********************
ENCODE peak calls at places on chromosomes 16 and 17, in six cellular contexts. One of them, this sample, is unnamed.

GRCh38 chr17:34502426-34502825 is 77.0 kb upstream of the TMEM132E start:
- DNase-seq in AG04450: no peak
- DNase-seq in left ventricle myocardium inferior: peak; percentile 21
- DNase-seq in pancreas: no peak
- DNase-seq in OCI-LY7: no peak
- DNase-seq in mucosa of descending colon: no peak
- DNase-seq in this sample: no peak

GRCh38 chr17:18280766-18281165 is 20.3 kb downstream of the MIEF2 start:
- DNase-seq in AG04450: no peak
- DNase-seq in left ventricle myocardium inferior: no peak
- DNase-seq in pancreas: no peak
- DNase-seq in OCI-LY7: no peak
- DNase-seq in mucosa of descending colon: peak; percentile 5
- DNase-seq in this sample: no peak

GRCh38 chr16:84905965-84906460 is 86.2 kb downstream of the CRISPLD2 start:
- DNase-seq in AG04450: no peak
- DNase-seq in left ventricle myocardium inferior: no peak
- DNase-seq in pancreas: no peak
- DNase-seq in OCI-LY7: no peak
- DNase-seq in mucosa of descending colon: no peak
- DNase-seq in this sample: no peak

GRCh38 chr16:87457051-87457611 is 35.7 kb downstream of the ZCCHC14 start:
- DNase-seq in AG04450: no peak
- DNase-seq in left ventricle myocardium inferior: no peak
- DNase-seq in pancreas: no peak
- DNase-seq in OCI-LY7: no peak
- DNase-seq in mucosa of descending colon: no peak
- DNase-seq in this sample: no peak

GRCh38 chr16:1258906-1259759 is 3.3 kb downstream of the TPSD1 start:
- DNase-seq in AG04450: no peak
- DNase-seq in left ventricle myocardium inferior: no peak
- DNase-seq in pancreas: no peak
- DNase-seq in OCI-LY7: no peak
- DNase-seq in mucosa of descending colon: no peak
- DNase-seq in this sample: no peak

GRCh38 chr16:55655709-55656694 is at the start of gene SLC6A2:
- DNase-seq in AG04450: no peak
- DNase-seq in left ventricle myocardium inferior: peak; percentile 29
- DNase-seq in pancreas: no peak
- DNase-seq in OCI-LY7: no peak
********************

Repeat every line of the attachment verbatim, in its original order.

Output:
ENCODE peak calls at places on chromosomes 16 and 17, in six cellular contexts. One of them, this sample, is unnamed.

GRCh38 chr17:34502426-34502825 is 77.0 kb upstream of the TMEM132E start:
- DNase-seq in AG04450: no peak
- DNase-seq in left ventricle myocardium inferior: peak; percentile 21
- DNase-seq in pancreas: no peak
- DNase-seq in OCI-LY7: no peak
- DNase-seq in mucosa of descending colon: no peak
- DNase-seq in this sample: no peak

GRCh38 chr17:18280766-18281165 is 20.3 kb downstream of the MIEF2 start:
- DNase-seq in AG04450: no peak
- DNase-seq in left ventricle myocardium inferior: no peak
- DNase-seq in pancreas: no peak
- DNase-seq in OCI-LY7: no peak
- DNase-seq in mucosa of descending colon: peak; percentile 5
- DNase-seq in this sample: no peak

GRCh38 chr16:84905965-84906460 is 86.2 kb downstream of the CRISPLD2 start:
- DNase-seq in AG04450: no peak
- DNase-seq in left ventricle myocardium inferior: no peak
- DNase-seq in pancreas: no peak
- DNase-seq in OCI-LY7: no peak
- DNase-seq in mucosa of descending colon: no peak
- DNase-seq in this sample: no peak

GRCh38 chr16:87457051-87457611 is 35.7 kb downstream of the ZCCHC14 start:
- DNase-seq in AG04450: no peak
- DNase-seq in left ventricle myocardium inferior: no peak
- DNase-seq in pancreas: no peak
- DNase-seq in OCI-LY7: no peak
- DNase-seq in mucosa of descending colon: no peak
- DNase-seq in this sample: no peak

GRCh38 chr16:1258906-1259759 is 3.3 kb downstream of the TPSD1 start:
- DNase-seq in AG04450: no peak
- DNase-seq in left ventricle myocardium inferior: no peak
- DNase-seq in pancreas: no peak
- DNase-seq in OCI-LY7: no peak
- DNase-seq in mucosa of descending colon: no peak
- DNase-seq in this sample: no peak

GRCh38 chr16:55655709-55656694 is at the start of gene SLC6A2:
- DNase-seq in AG04450: no peak
- DNase-seq in left ventricle myocardium inferior: peak; percentile 29
- DNase-seq in pancreas: no peak
- DNase-seq in OCI-LY7: no peak